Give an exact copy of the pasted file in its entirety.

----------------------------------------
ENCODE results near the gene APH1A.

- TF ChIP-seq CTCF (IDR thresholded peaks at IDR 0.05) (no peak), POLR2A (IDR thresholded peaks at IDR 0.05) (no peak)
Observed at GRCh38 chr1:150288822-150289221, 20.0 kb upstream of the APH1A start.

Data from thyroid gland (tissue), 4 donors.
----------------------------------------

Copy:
ENCODE results near the gene APH1A.

- TF ChIP-seq CTCF (IDR thresholded peaks at IDR 0.05) (no peak), POLR2A (IDR thresholded peaks at IDR 0.05) (no peak)
Observed at GRCh38 chr1:150288822-150289221, 20.0 kb upstream of the APH1A start.

Data from thyroid gland (tissue), 4 donors.